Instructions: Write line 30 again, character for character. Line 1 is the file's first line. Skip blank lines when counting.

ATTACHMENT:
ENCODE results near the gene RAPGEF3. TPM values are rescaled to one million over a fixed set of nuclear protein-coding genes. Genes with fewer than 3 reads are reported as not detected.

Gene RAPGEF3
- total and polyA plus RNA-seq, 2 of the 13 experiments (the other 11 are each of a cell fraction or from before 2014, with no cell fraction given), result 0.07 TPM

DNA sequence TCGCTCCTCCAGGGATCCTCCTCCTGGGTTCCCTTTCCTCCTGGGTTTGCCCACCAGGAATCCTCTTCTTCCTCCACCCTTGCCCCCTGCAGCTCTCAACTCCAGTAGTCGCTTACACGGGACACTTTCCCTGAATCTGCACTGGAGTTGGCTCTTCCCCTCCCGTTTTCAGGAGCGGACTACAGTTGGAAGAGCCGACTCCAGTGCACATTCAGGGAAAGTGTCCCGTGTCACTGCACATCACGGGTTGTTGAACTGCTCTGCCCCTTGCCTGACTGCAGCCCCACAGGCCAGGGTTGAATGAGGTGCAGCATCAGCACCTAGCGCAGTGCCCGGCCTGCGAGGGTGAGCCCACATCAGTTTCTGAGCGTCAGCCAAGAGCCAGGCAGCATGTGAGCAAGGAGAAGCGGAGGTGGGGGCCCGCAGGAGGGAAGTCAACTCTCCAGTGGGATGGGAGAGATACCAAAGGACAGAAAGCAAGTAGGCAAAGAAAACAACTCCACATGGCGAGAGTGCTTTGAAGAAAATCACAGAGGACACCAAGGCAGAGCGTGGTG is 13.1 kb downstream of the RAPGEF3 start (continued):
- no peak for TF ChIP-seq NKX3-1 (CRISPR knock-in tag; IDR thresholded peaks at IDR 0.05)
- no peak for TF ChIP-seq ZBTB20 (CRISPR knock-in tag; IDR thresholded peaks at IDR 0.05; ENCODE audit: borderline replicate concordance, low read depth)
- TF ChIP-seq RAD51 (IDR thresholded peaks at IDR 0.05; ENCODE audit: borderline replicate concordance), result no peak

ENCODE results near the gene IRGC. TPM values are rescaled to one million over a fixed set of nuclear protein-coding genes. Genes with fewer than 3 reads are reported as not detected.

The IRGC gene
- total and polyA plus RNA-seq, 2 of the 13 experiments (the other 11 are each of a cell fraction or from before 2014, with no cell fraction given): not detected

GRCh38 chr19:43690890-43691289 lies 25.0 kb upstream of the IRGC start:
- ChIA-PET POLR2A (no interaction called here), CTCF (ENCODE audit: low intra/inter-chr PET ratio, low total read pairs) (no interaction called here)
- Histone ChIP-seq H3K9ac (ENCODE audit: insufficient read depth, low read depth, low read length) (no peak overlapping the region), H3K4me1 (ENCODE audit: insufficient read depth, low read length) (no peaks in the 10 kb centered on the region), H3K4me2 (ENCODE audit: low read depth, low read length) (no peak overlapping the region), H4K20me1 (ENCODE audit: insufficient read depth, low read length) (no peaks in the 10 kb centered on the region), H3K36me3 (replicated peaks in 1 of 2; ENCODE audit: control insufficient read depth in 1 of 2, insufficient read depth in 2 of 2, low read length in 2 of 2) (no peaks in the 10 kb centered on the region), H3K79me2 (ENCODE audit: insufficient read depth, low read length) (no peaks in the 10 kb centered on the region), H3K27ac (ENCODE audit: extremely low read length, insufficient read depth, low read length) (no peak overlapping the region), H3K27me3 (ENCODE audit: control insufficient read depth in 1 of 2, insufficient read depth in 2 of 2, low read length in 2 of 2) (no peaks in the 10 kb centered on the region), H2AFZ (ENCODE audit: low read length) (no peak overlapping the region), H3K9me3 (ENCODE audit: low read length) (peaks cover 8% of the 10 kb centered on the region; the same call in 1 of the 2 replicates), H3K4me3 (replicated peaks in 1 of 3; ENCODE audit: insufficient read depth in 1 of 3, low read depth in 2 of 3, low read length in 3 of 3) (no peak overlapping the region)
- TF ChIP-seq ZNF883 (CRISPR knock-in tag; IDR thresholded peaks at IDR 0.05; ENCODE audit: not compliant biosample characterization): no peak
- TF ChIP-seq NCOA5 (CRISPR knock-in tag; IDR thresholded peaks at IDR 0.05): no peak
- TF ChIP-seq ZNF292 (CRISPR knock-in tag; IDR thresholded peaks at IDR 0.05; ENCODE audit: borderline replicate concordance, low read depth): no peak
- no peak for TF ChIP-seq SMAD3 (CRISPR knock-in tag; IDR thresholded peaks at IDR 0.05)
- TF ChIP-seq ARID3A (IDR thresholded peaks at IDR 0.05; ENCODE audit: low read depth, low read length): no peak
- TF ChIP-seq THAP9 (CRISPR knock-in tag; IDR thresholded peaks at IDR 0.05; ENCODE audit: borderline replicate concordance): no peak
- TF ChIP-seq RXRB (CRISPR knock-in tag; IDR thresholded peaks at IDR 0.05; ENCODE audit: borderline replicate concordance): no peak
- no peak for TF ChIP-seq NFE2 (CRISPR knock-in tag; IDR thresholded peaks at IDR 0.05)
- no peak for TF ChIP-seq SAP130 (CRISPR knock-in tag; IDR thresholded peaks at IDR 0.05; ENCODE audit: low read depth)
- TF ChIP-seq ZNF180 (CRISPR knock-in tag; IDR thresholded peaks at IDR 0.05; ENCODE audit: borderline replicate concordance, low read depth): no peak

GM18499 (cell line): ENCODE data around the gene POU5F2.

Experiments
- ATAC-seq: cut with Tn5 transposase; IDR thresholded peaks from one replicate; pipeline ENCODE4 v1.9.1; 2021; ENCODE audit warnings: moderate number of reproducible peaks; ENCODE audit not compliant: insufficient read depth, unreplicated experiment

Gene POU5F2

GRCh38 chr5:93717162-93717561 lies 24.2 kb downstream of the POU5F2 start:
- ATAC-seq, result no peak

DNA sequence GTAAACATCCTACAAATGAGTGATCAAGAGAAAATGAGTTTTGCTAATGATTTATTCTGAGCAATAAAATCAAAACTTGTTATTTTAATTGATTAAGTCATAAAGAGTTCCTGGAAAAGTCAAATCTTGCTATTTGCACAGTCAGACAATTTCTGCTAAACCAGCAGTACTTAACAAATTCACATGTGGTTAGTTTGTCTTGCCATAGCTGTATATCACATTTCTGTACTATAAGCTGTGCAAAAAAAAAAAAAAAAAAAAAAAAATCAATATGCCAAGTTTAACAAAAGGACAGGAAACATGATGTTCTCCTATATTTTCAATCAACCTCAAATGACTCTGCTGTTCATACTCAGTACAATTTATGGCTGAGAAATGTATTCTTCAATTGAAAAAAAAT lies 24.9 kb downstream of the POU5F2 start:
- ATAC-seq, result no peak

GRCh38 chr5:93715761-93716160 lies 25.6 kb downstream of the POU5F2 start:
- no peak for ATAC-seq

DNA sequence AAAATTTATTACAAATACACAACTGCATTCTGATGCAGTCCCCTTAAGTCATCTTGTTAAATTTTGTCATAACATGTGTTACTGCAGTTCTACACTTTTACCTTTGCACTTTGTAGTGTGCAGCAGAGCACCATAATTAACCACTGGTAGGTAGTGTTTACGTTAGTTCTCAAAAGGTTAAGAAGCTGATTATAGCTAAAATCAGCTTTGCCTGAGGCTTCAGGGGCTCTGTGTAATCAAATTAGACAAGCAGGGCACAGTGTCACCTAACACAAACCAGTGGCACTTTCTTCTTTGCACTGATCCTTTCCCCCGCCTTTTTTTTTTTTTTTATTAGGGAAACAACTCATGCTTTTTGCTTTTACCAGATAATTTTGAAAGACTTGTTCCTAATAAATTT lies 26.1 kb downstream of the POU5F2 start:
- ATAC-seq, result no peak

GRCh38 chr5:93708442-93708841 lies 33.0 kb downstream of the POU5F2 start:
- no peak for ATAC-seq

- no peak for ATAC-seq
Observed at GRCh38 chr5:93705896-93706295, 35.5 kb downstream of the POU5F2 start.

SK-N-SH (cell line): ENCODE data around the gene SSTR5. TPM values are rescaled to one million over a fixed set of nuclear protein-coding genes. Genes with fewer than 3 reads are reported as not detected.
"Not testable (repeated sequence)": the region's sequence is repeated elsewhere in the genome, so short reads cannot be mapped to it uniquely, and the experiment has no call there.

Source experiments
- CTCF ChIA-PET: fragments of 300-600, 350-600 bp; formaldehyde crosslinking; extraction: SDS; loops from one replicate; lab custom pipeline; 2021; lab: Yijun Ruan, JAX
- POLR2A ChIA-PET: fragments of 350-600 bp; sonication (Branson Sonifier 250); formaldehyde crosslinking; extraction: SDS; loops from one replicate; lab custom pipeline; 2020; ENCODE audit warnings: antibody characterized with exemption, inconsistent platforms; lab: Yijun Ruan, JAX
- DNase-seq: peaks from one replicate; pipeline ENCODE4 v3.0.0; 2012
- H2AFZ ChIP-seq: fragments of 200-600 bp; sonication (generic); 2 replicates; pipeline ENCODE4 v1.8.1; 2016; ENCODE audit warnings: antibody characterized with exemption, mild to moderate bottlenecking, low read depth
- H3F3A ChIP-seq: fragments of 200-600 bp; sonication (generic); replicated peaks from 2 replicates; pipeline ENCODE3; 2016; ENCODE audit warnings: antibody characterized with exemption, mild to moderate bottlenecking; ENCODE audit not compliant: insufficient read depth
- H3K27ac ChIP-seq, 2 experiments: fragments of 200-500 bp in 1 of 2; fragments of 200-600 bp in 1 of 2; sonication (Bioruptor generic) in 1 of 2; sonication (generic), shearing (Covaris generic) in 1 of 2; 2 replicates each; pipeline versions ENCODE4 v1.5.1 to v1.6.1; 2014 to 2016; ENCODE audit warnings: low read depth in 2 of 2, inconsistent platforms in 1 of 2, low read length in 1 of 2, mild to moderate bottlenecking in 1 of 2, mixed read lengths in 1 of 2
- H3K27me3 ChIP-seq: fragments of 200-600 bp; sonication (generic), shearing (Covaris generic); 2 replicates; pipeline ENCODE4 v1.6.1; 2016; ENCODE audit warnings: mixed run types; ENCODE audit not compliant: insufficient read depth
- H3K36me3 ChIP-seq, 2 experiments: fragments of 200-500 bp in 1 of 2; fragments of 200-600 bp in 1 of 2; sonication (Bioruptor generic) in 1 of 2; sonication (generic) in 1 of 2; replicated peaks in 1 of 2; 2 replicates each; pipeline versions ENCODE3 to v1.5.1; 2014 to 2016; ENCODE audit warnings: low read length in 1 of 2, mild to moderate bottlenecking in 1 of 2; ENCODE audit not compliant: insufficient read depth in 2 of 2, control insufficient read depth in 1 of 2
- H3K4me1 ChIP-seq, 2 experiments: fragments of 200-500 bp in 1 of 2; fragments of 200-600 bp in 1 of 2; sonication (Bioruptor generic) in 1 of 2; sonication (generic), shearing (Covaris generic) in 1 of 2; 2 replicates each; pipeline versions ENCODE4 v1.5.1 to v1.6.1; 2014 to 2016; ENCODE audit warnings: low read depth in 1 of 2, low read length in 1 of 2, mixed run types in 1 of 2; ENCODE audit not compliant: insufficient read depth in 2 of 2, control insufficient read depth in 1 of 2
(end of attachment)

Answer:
DNA sequence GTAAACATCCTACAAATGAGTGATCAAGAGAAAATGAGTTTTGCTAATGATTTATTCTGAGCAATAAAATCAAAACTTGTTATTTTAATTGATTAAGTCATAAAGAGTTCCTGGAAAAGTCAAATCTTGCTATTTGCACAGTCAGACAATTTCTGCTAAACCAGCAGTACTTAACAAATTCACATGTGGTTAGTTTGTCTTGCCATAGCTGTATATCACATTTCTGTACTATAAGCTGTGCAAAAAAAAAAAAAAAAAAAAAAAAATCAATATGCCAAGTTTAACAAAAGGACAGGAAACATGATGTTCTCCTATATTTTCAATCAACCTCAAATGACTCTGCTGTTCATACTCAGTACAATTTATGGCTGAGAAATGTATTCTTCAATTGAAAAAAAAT lies 24.9 kb downstream of the POU5F2 start: